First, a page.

Quantum computing research scientists at the University of Maryland's A. James Clark School of Engineering have developed the first single-photon transistor using a semiconductor chip.
The research, conducted alongside the Quantum Institute and led by Professor of Electrical and Computer Engineering, Edo Waks, was published on Thursday in the journal Science, and details a transistor so compact that it could fit roughly one million of them inside a single grain of salt.
It is also said to be fast, being able to process 10 billion photonic qubits every second.
"Using our transistor, we should be able to perform quantum gates between photons," said Waks. "Software running on a quantum computer would use a series of such operations to attain exponential speedup for certain computational problems.
The photonic chip is made from a semiconductor with numerous holes in it, making it appear much like a honeycomb. It works via light entering the chip, which bounces around and gets trapped by the hole pattern where a small crystal called a "quantum dot".
This sits inside the area where the light intensity is the strongest and stores information about photons as they enter the device. It can thus effectively tap into that memory to mediate photon interactions, meaning that the actions of one photon affect others that later arrive at the chip.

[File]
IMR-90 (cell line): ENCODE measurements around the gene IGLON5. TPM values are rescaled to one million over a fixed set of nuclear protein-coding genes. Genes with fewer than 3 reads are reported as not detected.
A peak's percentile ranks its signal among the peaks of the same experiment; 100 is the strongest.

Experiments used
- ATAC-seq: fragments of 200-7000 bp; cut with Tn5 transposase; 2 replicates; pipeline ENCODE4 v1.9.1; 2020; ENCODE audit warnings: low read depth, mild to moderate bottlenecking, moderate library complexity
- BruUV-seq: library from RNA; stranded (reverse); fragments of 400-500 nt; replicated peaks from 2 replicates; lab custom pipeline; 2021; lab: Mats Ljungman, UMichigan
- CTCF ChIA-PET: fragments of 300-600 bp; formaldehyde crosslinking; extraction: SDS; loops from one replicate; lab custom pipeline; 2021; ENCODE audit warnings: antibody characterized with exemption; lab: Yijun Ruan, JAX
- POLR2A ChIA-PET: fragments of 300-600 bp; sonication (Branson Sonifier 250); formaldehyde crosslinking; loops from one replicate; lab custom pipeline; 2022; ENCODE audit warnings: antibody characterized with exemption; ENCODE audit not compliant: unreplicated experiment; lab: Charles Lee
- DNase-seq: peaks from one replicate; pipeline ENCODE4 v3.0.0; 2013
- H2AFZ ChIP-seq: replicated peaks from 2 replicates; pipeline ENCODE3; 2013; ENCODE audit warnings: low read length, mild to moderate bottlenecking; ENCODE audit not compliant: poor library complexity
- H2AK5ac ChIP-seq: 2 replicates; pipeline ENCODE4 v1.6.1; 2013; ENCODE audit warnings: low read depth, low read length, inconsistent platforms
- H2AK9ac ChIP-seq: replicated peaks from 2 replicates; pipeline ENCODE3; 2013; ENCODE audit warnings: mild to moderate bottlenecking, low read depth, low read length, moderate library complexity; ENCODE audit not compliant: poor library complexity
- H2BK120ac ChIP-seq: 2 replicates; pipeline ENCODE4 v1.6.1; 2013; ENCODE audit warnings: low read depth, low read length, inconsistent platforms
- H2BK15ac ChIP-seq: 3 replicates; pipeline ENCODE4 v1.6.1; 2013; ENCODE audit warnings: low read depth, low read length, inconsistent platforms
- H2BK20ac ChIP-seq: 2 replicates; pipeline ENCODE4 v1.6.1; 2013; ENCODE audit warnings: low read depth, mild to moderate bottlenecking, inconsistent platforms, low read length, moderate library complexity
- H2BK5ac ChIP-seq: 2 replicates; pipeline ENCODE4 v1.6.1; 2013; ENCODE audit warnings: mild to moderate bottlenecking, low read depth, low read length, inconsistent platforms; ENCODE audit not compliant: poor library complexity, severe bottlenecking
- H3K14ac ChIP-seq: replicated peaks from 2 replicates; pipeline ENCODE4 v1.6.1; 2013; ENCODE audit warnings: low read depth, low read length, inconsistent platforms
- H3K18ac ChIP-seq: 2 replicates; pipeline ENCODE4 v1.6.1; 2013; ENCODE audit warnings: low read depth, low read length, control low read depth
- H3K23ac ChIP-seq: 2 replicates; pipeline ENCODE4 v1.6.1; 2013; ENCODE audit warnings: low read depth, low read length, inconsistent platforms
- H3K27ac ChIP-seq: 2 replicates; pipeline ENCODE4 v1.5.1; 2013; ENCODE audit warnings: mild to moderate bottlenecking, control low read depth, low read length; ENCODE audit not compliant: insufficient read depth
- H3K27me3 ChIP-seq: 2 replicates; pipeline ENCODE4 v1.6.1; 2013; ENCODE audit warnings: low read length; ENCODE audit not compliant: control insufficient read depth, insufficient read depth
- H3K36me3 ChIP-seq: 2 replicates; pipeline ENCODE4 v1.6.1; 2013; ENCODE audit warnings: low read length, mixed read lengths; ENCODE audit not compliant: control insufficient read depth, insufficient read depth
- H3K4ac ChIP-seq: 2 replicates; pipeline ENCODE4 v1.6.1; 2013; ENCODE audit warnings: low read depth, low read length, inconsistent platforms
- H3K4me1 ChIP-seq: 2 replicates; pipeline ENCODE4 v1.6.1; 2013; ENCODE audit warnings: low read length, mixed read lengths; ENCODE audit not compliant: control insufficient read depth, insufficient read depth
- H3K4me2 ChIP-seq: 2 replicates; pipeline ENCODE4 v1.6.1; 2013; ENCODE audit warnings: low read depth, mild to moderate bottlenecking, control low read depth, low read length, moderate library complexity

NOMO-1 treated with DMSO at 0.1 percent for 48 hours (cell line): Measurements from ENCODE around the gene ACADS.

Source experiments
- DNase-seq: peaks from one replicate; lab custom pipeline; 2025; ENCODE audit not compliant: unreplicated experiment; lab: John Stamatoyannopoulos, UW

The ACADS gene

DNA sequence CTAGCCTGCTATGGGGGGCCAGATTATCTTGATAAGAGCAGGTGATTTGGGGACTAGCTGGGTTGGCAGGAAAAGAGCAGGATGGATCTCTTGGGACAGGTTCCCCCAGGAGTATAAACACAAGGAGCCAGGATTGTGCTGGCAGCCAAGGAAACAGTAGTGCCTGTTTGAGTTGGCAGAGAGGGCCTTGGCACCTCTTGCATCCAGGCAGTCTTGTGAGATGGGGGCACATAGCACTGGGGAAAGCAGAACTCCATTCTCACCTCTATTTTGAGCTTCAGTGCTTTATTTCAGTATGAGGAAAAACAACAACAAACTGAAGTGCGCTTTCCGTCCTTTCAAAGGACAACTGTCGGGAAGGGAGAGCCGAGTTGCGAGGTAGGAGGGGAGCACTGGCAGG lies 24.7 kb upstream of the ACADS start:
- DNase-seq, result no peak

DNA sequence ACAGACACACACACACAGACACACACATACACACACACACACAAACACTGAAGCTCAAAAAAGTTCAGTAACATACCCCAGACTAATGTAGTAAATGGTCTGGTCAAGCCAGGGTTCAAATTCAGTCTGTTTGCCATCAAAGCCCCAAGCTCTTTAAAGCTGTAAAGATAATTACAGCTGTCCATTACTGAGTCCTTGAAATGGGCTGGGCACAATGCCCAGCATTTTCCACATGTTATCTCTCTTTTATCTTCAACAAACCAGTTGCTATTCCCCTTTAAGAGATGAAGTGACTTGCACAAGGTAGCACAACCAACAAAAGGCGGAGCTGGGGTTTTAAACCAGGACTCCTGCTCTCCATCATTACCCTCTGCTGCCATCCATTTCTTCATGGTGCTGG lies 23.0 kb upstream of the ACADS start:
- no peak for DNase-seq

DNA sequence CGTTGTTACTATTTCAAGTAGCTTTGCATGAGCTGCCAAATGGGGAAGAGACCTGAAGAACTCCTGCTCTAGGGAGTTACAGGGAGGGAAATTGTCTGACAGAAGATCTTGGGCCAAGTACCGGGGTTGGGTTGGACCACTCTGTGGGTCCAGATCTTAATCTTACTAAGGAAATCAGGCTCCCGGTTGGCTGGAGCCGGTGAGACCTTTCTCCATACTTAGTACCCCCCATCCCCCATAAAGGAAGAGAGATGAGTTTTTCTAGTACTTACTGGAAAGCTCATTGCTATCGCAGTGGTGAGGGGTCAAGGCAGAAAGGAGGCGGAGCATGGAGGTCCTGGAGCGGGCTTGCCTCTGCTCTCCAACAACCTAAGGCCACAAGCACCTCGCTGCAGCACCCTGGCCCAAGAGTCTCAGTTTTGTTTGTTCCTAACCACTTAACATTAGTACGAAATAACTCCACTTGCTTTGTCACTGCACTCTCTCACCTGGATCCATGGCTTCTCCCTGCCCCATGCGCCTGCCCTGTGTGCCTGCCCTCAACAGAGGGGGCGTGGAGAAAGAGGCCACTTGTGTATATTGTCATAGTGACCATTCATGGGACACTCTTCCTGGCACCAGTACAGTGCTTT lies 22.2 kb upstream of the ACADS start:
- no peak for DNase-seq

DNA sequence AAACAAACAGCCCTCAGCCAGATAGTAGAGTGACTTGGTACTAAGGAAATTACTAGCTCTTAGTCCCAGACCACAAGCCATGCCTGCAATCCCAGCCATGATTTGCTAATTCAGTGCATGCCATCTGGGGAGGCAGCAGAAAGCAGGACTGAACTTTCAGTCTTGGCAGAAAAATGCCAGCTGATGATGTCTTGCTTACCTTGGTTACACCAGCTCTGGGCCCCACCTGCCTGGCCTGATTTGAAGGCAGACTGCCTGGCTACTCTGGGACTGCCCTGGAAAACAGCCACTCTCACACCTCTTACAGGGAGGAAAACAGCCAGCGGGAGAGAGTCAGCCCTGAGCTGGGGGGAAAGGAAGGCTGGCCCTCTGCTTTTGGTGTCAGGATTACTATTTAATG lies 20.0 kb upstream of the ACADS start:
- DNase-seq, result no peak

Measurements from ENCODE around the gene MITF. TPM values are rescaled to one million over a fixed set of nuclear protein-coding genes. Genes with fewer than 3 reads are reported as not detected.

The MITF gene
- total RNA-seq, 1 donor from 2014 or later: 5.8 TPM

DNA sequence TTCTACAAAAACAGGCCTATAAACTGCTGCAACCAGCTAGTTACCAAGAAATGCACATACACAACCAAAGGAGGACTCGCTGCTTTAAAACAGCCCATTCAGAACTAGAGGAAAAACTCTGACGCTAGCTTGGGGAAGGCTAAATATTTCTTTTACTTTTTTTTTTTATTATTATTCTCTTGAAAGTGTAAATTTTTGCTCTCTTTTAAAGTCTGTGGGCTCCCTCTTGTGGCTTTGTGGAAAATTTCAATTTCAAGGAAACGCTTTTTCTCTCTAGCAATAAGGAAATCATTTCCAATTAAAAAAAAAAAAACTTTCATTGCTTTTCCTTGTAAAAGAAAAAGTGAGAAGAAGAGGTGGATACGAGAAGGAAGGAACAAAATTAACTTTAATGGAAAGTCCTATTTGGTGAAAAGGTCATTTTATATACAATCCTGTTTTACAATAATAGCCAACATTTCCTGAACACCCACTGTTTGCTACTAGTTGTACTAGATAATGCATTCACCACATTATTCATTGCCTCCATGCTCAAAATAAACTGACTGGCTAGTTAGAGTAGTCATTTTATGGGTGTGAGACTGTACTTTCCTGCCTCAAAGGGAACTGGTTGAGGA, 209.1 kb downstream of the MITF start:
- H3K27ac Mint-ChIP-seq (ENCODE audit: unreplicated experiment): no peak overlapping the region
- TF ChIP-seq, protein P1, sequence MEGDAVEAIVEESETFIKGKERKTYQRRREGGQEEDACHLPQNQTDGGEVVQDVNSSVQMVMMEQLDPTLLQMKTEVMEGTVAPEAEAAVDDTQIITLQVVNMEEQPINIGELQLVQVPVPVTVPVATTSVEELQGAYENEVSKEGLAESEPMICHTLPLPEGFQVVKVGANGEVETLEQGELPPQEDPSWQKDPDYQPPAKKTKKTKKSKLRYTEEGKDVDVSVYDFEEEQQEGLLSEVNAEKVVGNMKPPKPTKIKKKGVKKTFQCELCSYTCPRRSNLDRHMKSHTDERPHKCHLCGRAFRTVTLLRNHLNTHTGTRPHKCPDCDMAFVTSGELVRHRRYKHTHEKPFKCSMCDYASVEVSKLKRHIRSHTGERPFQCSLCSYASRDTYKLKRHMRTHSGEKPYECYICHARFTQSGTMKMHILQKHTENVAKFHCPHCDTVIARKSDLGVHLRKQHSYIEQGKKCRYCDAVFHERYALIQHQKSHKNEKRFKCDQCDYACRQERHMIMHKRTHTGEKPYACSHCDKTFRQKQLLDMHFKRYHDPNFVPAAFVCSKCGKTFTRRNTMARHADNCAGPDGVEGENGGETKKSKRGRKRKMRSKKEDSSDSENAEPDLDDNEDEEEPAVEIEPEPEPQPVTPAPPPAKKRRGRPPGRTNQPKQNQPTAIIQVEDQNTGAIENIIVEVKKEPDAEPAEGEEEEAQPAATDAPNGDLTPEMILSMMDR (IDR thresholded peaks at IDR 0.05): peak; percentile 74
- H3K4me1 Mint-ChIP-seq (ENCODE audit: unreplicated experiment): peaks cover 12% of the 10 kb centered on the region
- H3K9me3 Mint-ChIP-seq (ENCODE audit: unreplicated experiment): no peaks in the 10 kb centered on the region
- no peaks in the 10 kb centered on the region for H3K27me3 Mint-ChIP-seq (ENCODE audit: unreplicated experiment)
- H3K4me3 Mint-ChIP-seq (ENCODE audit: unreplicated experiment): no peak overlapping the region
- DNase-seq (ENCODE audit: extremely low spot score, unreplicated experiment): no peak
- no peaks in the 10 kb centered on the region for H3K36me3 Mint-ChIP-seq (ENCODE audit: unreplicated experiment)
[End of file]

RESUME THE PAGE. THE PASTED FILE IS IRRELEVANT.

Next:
"In a single-photon transistor the quantum dot memory must persist long enough to interact with each photonic qubit," added Shuo Sun, lead author of the research study. "This allows a single photon to switch a bigger stream of photons, which is essential for our device to be considered a transistor."
To test that the chip operated like a transistor, the researchers examined how the device responded to weak light pulses that usually contained only one photon. In a normal environment, such dim light might barely register. However, in this device, a single photon gets trapped for a long time, registering its presence in the nearby dot.
The team fund that a single photon could, by interacting with the dot, control the transmission of a second light pulse through the device.
"The first light pulse acts like a key, opening the door for the second photon to enter the chip. If the first pulse didn't contain any photons, the dot blocked subsequent photons from getting through," the paper explained.
"This behaviour is similar to a conventional transistor where a small voltage controls the passage of current through its terminals."
Here, the researchers successfully replaced the voltage with a single photon and demonstrated that their quantum transistor could switch a light pulse containing around 30 photons before the quantum dot's memory ran out.
Waks added that his team had to test different aspects of the device's performance prior to getting the transistor to work.
"Until now, we had the individual components necessary to make a single photon transistor, but here we combined all of the steps into a single chip," he said.
With "realistic engineering improvements", it's hoped that the scientists' work could allow many quantum light transistors to be linked together, leading to speedy, highly connected devices such as compact quantum computers that can process large numbers of photonic qubits.
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